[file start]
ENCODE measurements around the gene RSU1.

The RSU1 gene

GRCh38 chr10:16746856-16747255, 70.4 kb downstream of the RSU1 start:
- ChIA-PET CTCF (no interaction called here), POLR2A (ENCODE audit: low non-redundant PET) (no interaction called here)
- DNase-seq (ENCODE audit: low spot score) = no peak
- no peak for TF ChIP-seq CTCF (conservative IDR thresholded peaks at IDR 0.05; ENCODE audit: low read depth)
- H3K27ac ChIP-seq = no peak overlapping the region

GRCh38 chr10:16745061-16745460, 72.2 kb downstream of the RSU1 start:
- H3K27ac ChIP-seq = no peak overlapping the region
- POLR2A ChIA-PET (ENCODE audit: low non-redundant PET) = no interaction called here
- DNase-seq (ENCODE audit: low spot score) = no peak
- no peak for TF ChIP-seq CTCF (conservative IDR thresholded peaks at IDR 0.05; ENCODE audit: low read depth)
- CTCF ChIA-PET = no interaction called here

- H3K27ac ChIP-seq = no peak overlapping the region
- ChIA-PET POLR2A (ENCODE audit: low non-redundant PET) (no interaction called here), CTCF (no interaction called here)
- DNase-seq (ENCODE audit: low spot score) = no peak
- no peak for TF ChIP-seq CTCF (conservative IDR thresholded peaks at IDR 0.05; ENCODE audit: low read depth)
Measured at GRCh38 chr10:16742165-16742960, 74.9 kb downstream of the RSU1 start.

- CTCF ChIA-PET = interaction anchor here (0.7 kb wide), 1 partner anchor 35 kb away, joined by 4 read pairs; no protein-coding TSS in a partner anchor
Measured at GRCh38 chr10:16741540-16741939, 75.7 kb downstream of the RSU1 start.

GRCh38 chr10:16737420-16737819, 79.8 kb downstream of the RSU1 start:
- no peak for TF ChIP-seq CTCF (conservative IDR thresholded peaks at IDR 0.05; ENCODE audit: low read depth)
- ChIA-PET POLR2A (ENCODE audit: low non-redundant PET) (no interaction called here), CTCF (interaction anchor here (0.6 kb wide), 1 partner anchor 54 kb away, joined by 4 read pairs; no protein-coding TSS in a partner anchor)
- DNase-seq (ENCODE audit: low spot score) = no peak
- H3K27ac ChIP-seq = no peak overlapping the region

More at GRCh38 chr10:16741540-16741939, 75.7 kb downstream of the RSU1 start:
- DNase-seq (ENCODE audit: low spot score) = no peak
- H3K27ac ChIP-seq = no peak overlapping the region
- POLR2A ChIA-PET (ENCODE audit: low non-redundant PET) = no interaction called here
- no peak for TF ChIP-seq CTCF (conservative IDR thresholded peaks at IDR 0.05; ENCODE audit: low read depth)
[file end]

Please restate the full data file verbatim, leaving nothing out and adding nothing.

ENCODE measurements around the gene RSU1.

The RSU1 gene

GRCh38 chr10:16746856-16747255, 70.4 kb downstream of the RSU1 start:
- ChIA-PET CTCF (no interaction called here), POLR2A (ENCODE audit: low non-redundant PET) (no interaction called here)
- DNase-seq (ENCODE audit: low spot score) = no peak
- no peak for TF ChIP-seq CTCF (conservative IDR thresholded peaks at IDR 0.05; ENCODE audit: low read depth)
- H3K27ac ChIP-seq = no peak overlapping the region

GRCh38 chr10:16745061-16745460, 72.2 kb downstream of the RSU1 start:
- H3K27ac ChIP-seq = no peak overlapping the region
- POLR2A ChIA-PET (ENCODE audit: low non-redundant PET) = no interaction called here
- DNase-seq (ENCODE audit: low spot score) = no peak
- no peak for TF ChIP-seq CTCF (conservative IDR thresholded peaks at IDR 0.05; ENCODE audit: low read depth)
- CTCF ChIA-PET = no interaction called here

- H3K27ac ChIP-seq = no peak overlapping the region
- ChIA-PET POLR2A (ENCODE audit: low non-redundant PET) (no interaction called here), CTCF (no interaction called here)
- DNase-seq (ENCODE audit: low spot score) = no peak
- no peak for TF ChIP-seq CTCF (conservative IDR thresholded peaks at IDR 0.05; ENCODE audit: low read depth)
Measured at GRCh38 chr10:16742165-16742960, 74.9 kb downstream of the RSU1 start.

- CTCF ChIA-PET = interaction anchor here (0.7 kb wide), 1 partner anchor 35 kb away, joined by 4 read pairs; no protein-coding TSS in a partner anchor
Measured at GRCh38 chr10:16741540-16741939, 75.7 kb downstream of the RSU1 start.

GRCh38 chr10:16737420-16737819, 79.8 kb downstream of the RSU1 start:
- no peak for TF ChIP-seq CTCF (conservative IDR thresholded peaks at IDR 0.05; ENCODE audit: low read depth)
- ChIA-PET POLR2A (ENCODE audit: low non-redundant PET) (no interaction called here), CTCF (interaction anchor here (0.6 kb wide), 1 partner anchor 54 kb away, joined by 4 read pairs; no protein-coding TSS in a partner anchor)
- DNase-seq (ENCODE audit: low spot score) = no peak
- H3K27ac ChIP-seq = no peak overlapping the region

More at GRCh38 chr10:16741540-16741939, 75.7 kb downstream of the RSU1 start:
- DNase-seq (ENCODE audit: low spot score) = no peak
- H3K27ac ChIP-seq = no peak overlapping the region
- POLR2A ChIA-PET (ENCODE audit: low non-redundant PET) = no interaction called here
- no peak for TF ChIP-seq CTCF (conservative IDR thresholded peaks at IDR 0.05; ENCODE audit: low read depth)